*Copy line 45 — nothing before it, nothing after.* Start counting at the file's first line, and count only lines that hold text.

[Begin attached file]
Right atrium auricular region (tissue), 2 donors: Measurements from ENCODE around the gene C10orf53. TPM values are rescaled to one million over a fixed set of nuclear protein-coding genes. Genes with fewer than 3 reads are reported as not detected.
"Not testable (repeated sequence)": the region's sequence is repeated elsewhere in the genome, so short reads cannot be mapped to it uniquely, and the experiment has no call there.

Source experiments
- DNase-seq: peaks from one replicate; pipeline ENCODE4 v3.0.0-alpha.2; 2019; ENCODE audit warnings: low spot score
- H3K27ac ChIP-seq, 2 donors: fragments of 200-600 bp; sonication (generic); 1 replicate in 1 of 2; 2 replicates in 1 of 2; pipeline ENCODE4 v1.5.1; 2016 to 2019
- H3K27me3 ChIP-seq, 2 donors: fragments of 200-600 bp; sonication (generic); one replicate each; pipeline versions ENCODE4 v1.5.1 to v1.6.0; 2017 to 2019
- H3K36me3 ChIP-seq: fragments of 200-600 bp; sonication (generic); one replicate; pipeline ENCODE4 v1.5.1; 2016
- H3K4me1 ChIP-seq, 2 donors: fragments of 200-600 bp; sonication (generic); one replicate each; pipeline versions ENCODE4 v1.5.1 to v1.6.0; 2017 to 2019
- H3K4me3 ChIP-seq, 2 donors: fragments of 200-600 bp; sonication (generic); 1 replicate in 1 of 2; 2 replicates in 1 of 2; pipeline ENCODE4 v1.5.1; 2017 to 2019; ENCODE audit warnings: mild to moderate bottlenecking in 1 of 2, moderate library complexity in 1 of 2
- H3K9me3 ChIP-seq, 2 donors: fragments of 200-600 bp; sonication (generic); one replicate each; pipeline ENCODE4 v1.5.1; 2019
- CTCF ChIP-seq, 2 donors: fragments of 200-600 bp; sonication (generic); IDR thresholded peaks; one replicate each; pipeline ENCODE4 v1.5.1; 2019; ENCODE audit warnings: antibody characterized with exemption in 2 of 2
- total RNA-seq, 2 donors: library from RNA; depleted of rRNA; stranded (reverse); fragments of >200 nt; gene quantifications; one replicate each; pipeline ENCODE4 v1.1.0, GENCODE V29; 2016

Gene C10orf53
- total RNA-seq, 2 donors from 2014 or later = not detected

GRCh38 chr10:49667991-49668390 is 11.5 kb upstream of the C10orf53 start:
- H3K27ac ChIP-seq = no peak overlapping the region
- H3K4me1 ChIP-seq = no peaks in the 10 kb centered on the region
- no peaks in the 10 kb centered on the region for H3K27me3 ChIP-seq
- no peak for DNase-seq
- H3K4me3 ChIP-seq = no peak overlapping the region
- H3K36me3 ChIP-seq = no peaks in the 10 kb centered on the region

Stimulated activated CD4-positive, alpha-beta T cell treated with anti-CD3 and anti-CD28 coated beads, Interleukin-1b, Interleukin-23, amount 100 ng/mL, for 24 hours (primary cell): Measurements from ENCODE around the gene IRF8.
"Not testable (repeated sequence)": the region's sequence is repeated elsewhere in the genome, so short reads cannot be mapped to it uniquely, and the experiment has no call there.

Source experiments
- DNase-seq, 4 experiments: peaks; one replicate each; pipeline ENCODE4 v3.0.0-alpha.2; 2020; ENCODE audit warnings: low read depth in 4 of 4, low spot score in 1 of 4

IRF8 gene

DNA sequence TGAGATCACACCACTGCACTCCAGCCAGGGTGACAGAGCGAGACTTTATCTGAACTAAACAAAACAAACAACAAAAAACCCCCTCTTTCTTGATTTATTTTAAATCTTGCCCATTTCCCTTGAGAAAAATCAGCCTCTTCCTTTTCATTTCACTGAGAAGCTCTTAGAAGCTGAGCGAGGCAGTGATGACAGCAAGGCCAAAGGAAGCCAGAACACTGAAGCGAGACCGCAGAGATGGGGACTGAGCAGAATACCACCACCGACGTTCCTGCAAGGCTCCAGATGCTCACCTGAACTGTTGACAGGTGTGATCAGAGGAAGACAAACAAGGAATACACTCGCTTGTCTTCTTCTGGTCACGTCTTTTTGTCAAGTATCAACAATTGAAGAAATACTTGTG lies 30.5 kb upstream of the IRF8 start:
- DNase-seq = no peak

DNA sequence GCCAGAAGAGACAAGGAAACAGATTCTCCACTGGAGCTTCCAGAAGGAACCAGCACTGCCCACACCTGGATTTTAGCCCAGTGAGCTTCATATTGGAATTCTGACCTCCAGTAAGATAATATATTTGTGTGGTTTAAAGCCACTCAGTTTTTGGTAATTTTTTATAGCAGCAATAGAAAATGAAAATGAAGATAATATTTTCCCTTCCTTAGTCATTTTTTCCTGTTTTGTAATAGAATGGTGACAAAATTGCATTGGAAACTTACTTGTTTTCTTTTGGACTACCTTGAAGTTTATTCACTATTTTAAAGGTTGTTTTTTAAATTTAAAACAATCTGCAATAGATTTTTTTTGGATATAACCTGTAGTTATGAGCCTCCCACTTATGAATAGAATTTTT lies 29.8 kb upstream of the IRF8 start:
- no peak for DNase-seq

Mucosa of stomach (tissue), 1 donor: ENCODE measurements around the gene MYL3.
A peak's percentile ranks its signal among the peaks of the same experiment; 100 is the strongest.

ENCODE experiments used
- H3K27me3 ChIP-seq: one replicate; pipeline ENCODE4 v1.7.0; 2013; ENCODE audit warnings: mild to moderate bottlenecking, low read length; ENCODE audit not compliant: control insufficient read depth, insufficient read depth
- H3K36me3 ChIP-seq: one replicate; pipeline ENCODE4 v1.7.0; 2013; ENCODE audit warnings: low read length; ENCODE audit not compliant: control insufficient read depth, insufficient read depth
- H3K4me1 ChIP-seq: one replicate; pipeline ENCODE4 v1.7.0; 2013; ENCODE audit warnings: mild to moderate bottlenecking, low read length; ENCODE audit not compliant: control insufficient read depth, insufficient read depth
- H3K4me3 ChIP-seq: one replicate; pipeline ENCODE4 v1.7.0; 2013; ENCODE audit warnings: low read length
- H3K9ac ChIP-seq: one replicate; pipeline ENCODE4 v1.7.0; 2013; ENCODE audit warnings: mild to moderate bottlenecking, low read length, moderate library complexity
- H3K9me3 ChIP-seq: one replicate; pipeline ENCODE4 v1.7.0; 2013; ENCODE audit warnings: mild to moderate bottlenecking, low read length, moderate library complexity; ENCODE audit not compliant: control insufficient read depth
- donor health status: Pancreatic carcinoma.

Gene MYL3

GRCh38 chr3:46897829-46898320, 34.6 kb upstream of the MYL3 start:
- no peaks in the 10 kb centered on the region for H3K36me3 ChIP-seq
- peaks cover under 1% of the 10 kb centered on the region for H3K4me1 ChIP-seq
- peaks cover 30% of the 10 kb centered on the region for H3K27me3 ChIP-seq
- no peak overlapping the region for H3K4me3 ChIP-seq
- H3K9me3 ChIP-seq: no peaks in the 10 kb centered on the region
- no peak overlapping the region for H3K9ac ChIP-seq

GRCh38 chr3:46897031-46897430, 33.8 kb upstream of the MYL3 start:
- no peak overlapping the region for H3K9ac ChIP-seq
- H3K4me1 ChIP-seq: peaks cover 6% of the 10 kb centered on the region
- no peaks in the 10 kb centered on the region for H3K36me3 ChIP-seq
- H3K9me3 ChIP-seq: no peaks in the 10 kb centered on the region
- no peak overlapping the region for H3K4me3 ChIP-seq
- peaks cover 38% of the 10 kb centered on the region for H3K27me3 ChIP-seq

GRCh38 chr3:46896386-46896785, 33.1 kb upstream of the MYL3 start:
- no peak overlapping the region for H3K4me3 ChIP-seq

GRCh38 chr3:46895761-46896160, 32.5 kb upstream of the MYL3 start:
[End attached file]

- peaks cover 30% of the 10 kb centered on the region for H3K27me3 ChIP-seq